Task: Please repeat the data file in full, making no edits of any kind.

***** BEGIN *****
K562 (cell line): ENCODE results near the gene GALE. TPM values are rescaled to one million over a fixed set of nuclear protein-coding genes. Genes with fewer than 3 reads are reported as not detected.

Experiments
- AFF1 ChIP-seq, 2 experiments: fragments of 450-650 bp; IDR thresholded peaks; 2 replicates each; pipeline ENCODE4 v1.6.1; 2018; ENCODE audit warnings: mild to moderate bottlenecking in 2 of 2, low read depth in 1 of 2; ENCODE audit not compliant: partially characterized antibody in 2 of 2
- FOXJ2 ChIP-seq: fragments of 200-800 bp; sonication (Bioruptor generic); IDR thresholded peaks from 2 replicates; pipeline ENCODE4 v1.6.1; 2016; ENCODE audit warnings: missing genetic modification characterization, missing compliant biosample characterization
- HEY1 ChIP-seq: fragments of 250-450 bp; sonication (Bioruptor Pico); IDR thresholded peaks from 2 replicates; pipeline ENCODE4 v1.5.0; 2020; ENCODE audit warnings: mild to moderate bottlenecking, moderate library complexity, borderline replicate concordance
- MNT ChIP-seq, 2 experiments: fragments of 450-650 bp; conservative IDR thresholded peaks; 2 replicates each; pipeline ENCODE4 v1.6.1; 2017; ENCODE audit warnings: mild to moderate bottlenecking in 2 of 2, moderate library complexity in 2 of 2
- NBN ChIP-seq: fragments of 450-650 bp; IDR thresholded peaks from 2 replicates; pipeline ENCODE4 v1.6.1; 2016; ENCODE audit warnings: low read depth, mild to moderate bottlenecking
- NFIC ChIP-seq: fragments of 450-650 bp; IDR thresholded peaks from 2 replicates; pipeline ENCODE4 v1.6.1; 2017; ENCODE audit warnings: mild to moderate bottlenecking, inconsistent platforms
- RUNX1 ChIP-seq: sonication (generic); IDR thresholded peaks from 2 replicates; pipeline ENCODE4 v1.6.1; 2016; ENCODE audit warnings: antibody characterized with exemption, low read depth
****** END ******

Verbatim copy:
K562 (cell line): ENCODE results near the gene GALE. TPM values are rescaled to one million over a fixed set of nuclear protein-coding genes. Genes with fewer than 3 reads are reported as not detected.

Experiments
- AFF1 ChIP-seq, 2 experiments: fragments of 450-650 bp; IDR thresholded peaks; 2 replicates each; pipeline ENCODE4 v1.6.1; 2018; ENCODE audit warnings: mild to moderate bottlenecking in 2 of 2, low read depth in 1 of 2; ENCODE audit not compliant: partially characterized antibody in 2 of 2
- FOXJ2 ChIP-seq: fragments of 200-800 bp; sonication (Bioruptor generic); IDR thresholded peaks from 2 replicates; pipeline ENCODE4 v1.6.1; 2016; ENCODE audit warnings: missing genetic modification characterization, missing compliant biosample characterization
- HEY1 ChIP-seq: fragments of 250-450 bp; sonication (Bioruptor Pico); IDR thresholded peaks from 2 replicates; pipeline ENCODE4 v1.5.0; 2020; ENCODE audit warnings: mild to moderate bottlenecking, moderate library complexity, borderline replicate concordance
- MNT ChIP-seq, 2 experiments: fragments of 450-650 bp; conservative IDR thresholded peaks; 2 replicates each; pipeline ENCODE4 v1.6.1; 2017; ENCODE audit warnings: mild to moderate bottlenecking in 2 of 2, moderate library complexity in 2 of 2
- NBN ChIP-seq: fragments of 450-650 bp; IDR thresholded peaks from 2 replicates; pipeline ENCODE4 v1.6.1; 2016; ENCODE audit warnings: low read depth, mild to moderate bottlenecking
- NFIC ChIP-seq: fragments of 450-650 bp; IDR thresholded peaks from 2 replicates; pipeline ENCODE4 v1.6.1; 2017; ENCODE audit warnings: mild to moderate bottlenecking, inconsistent platforms
- RUNX1 ChIP-seq: sonication (generic); IDR thresholded peaks from 2 replicates; pipeline ENCODE4 v1.6.1; 2016; ENCODE audit warnings: antibody characterized with exemption, low read depth